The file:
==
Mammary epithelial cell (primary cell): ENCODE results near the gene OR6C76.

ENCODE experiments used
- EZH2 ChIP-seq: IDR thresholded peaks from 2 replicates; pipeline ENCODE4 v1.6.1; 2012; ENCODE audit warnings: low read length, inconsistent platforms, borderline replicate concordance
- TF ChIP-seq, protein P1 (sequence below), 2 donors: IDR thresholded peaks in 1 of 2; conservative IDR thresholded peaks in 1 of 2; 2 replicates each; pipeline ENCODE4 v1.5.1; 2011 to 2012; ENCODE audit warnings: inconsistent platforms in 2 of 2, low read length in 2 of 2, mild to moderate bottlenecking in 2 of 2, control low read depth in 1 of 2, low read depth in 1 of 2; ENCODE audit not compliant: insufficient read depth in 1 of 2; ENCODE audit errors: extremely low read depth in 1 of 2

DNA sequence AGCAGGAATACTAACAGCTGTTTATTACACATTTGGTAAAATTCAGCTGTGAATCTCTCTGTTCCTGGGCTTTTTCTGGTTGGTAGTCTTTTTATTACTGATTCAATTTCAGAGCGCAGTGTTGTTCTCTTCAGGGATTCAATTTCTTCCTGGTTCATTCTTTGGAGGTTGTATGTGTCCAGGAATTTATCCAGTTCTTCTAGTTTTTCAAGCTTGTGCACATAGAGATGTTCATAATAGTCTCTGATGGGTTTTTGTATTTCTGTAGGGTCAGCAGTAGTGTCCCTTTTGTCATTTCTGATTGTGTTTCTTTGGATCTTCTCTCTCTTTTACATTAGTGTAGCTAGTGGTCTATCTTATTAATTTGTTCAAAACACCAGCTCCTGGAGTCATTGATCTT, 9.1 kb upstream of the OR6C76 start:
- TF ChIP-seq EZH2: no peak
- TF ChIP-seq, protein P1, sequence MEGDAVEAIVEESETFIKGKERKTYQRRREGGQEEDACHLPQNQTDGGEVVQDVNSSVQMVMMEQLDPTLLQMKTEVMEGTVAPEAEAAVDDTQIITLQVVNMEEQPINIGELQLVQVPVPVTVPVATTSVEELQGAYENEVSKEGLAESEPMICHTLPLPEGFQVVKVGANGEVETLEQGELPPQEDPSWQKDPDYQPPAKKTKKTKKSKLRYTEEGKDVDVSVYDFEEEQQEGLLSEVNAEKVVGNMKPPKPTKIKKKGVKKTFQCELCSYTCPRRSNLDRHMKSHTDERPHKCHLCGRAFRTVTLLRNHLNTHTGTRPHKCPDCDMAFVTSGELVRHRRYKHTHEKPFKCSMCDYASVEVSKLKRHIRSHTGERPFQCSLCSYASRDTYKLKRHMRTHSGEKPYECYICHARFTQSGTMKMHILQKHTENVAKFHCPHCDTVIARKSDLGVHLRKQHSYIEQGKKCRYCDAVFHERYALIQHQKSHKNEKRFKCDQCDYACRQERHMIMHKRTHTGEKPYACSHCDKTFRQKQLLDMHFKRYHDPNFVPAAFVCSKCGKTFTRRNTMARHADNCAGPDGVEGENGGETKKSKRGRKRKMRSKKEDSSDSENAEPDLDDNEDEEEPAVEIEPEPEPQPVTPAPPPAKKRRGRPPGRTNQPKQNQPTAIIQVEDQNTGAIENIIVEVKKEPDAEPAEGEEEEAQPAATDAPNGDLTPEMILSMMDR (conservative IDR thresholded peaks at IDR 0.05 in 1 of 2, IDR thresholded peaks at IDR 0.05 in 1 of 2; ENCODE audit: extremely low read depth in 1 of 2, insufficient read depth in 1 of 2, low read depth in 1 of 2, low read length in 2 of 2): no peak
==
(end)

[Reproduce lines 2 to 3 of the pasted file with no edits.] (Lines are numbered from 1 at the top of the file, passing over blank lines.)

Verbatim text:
ENCODE experiments used
- EZH2 ChIP-seq: IDR thresholded peaks from 2 replicates; pipeline ENCODE4 v1.6.1; 2012; ENCODE audit warnings: low read length, inconsistent platforms, borderline replicate concordance